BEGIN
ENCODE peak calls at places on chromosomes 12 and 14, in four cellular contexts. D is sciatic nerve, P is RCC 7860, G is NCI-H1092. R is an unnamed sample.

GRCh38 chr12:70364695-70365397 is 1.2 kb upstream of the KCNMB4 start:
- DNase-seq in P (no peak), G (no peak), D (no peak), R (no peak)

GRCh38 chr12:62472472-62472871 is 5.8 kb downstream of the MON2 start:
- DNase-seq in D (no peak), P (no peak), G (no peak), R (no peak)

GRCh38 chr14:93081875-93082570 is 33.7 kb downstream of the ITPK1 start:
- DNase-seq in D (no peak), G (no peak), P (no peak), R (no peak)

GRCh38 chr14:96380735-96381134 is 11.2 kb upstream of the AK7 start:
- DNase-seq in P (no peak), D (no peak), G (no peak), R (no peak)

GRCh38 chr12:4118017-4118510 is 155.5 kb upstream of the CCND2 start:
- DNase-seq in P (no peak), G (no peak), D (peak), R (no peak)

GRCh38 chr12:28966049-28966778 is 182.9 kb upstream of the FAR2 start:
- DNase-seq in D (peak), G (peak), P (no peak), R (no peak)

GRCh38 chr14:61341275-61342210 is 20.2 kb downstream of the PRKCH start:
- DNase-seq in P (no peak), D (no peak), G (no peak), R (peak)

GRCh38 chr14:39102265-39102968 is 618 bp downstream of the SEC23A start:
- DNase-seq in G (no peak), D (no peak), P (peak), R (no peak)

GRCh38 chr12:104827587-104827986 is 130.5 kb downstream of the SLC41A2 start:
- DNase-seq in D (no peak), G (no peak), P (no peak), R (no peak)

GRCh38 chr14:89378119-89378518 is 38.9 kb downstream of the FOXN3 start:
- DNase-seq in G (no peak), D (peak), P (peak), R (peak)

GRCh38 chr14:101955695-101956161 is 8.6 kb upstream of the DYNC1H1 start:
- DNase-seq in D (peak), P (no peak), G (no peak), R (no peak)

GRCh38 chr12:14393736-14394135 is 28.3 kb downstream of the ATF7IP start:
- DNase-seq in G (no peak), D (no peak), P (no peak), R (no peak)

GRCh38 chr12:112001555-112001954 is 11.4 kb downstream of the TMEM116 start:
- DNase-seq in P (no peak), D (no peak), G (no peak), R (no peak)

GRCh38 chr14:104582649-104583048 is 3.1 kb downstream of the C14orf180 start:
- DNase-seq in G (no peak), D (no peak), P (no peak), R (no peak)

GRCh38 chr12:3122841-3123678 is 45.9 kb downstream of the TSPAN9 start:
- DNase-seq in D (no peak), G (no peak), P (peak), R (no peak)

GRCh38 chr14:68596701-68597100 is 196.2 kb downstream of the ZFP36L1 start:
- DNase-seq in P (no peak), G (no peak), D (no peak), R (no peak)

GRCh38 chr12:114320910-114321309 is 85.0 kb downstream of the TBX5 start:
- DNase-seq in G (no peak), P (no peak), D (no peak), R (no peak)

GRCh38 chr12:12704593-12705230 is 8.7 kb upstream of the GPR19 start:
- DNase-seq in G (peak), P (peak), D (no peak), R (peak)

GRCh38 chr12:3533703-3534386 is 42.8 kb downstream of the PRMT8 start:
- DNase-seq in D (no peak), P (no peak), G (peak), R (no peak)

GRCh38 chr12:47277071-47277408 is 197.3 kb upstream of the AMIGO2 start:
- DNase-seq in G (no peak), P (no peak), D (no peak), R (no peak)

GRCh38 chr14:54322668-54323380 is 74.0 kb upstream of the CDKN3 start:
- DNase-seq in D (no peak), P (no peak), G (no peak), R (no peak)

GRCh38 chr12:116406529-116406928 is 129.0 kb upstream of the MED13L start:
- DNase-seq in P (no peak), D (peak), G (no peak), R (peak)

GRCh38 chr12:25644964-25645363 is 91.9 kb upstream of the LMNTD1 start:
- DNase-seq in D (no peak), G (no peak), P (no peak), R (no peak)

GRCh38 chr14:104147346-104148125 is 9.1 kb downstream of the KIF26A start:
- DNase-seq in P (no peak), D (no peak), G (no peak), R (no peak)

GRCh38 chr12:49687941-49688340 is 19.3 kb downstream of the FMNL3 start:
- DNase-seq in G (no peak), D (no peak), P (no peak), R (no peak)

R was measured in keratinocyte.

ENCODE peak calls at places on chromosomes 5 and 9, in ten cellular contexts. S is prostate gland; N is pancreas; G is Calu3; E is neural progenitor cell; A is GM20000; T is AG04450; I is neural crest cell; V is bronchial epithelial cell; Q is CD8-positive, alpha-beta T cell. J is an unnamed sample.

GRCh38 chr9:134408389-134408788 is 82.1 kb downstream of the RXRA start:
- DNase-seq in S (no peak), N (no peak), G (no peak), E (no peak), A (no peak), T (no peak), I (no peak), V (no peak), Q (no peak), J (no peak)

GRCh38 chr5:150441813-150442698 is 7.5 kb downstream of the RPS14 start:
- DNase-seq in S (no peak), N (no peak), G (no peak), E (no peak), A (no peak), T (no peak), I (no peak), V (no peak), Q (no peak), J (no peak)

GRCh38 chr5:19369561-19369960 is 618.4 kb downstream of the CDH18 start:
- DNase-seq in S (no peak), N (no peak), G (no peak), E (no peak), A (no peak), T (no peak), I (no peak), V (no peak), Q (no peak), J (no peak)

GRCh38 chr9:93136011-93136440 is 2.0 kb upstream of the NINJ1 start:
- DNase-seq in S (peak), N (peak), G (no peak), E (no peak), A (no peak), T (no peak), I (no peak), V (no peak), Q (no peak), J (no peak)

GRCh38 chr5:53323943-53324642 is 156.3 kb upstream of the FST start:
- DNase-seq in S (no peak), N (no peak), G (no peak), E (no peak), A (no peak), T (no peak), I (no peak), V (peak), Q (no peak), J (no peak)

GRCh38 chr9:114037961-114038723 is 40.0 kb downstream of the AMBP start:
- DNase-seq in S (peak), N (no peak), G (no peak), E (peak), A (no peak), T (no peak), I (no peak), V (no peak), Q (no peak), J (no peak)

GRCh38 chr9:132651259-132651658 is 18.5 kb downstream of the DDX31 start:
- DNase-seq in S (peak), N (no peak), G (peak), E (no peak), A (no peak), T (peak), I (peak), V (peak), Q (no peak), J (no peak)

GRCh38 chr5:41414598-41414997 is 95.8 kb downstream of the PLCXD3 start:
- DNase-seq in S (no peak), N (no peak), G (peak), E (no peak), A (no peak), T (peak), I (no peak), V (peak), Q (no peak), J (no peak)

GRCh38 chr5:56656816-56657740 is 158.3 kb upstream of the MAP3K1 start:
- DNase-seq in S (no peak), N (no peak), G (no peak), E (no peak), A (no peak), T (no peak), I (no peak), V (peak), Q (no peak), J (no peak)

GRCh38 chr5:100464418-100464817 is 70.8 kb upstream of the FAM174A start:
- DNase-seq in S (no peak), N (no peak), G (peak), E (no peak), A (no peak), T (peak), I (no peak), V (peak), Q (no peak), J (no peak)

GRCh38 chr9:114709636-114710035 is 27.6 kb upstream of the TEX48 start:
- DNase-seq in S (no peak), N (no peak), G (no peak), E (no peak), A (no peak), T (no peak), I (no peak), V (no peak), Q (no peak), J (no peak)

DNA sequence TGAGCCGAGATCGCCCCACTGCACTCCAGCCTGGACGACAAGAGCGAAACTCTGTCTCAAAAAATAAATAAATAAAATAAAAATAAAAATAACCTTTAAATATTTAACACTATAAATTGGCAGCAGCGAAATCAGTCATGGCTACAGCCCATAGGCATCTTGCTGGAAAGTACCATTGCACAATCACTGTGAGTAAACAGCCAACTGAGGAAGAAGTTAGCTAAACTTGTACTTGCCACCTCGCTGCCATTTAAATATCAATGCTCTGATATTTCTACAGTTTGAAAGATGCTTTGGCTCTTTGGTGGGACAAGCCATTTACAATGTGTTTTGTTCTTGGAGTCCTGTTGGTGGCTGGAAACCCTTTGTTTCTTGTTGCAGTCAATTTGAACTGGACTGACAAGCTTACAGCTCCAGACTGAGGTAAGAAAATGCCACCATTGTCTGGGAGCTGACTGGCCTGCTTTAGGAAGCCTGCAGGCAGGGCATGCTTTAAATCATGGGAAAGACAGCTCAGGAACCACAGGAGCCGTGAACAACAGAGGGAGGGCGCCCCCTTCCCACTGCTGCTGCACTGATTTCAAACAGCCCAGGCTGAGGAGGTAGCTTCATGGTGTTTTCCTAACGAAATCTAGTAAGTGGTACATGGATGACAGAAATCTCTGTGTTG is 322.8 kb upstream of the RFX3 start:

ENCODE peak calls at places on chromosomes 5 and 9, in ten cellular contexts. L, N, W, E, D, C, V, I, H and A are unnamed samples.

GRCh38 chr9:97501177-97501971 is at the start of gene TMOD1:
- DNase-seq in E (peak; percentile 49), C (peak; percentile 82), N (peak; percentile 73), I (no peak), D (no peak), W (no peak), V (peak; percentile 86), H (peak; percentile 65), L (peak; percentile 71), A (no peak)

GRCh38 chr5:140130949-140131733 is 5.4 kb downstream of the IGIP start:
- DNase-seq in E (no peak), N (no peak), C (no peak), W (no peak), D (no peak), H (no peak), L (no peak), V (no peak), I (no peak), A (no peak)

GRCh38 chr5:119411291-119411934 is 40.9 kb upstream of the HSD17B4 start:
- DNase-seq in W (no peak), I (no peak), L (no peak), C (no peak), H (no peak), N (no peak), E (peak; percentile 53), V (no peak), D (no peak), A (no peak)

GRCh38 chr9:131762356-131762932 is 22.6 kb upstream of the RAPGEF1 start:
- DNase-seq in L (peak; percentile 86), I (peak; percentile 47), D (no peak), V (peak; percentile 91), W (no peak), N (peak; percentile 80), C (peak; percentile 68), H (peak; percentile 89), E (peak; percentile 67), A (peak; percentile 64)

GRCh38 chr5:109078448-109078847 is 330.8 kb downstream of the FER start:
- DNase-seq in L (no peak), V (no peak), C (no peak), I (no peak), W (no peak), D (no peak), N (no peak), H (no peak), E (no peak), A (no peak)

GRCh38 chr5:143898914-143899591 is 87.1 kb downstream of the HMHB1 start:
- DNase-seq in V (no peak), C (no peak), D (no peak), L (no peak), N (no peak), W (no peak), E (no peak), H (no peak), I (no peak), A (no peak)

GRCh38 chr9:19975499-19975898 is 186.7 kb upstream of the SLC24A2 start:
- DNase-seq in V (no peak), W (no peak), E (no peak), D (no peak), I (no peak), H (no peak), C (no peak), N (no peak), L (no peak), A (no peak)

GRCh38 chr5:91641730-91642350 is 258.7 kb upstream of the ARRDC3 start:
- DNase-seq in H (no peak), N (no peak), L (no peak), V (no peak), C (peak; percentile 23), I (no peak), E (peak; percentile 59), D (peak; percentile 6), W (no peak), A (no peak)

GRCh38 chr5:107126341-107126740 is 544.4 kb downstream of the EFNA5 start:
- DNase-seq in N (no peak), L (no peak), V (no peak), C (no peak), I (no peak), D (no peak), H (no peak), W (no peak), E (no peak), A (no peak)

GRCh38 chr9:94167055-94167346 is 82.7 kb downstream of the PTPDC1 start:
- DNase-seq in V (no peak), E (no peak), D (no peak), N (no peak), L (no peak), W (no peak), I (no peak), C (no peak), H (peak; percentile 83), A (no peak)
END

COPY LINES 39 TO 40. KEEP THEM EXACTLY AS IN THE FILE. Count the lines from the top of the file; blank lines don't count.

- DNase-seq in D (no peak), P (no peak), G (peak), R (no peak)

GRCh38 chr12:47277071-47277408 is 197.3 kb upstream of the AMIGO2 start: